Ed: Why a book on Church in Life?
Michael: We hear much today about disciples making disciples and about Christians living out their faith in everyday life. But gather-and-scatter church makes this difficult.
We gather for worship and scatter as individuals for the rest of the week. Having worshipped, we practice our faith largely on our own—at work, in our hobbies and interests, and among friends who don’t attend church. And it is not always easy to be a Christian witness on your own.
A large company made a substantial number of people redundant. A group of Christians paid for a consultant to give free advice to each person losing their job. (Colleagues said, “These Christians are better than our HR department!”). This would have been very difficult for a Christian to arrange alone.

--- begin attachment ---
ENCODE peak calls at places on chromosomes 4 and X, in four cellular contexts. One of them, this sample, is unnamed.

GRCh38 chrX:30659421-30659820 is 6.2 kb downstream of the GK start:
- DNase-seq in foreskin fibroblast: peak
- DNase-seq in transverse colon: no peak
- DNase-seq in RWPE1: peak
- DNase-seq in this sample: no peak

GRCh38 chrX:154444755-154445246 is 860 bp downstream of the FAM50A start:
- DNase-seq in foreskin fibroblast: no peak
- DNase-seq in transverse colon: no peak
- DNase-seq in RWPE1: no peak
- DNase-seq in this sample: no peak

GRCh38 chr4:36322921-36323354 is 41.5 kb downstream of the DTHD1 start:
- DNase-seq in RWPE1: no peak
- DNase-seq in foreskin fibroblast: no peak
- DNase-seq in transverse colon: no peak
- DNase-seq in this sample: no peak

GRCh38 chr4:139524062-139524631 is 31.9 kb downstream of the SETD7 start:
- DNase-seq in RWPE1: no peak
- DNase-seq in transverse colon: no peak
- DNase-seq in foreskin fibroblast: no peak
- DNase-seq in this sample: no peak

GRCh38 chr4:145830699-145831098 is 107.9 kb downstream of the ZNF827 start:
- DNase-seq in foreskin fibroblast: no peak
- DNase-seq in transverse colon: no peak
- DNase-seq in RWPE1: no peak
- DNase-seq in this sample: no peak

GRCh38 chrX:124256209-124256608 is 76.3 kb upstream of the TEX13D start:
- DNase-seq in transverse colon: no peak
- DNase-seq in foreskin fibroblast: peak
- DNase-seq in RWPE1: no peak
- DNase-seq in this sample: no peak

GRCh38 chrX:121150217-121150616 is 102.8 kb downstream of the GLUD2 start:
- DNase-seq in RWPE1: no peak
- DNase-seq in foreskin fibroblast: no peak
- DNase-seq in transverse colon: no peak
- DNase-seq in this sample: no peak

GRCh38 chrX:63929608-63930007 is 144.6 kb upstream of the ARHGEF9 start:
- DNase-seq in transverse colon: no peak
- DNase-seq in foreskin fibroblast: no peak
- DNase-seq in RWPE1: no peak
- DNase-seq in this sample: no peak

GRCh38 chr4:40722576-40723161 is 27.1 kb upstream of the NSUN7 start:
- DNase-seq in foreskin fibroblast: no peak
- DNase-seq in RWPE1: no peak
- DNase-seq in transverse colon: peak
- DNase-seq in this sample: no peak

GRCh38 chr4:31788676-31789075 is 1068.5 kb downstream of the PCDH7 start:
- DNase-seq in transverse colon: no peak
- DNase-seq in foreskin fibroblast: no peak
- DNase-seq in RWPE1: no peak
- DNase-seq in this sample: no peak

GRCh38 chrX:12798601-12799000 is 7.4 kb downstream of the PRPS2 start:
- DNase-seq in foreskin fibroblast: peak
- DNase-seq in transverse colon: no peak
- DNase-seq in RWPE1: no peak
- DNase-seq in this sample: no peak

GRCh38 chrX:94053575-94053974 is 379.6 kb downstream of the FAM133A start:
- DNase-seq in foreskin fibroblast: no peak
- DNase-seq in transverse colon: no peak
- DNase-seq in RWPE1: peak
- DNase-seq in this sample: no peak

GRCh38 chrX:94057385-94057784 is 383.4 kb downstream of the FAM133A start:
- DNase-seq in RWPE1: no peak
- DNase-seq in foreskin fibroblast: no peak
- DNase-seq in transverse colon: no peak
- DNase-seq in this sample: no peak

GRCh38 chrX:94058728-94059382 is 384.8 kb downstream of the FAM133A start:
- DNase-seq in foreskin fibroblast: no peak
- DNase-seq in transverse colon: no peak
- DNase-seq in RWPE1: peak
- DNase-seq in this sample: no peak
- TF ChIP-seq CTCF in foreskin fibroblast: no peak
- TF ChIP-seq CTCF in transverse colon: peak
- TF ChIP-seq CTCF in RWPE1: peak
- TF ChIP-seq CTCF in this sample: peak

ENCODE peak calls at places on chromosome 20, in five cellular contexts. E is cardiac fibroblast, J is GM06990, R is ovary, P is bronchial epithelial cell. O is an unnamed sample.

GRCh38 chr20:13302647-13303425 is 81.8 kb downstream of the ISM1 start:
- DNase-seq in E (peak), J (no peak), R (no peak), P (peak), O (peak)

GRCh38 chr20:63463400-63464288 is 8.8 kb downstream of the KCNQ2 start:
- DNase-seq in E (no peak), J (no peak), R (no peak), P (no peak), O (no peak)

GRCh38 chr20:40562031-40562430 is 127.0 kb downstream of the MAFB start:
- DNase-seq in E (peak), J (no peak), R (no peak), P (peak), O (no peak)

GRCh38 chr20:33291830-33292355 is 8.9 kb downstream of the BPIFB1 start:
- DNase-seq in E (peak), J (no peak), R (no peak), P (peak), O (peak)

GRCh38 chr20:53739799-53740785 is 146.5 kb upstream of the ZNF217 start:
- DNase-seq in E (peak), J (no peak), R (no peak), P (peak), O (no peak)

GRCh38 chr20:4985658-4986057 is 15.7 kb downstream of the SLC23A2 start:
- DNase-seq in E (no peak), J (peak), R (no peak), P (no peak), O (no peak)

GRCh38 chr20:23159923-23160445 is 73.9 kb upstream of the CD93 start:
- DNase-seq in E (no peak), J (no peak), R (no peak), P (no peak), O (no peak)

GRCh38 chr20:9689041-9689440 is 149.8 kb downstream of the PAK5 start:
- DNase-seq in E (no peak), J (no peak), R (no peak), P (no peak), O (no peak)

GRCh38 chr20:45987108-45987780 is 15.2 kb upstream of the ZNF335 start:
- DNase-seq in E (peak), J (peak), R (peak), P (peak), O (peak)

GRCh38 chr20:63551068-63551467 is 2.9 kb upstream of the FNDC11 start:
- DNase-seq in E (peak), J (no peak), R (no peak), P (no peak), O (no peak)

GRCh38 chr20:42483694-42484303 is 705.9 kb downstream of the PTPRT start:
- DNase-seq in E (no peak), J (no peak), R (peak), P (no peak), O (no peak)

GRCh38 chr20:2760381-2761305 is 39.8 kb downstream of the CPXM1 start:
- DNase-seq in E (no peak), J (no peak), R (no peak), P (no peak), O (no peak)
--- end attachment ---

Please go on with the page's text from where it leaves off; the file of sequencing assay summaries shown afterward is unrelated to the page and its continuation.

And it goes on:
Time and again, missional discipleship requires that Christians be organised. Church in Life is about innovative ways for Christians to get organised to change their worlds.
Ed: So what’s the secret?
Michael: A new missional movement is emerging in the U.K., elsewhere in Europe, in parts of the United States and Canada, in Australia, and now Africa.
Christians get together in small groups, listen to people who don’t go to church, find simple ways to love and serve them, build relationships with them, share the gospel sensitively, help them to become a Christian community right where they are, and then encourage them to repeat the process in their own way.
A growing number of these communities are emerging in gyms and cafes around interests ranging from surfing to making cards, in old apartment blocks and new neighborhoods, among young and older people, and among poor people and the more affluent.
What’s fascinating is that, increasingly, these new communities are part of the mainline churches. New and existing forms of church live alongside each other.
Some people call these communities ‘fresh expressions of church’, a term coined in the U.K. For me, they are just new Christian communities in everyday life.
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Source: Christianity Today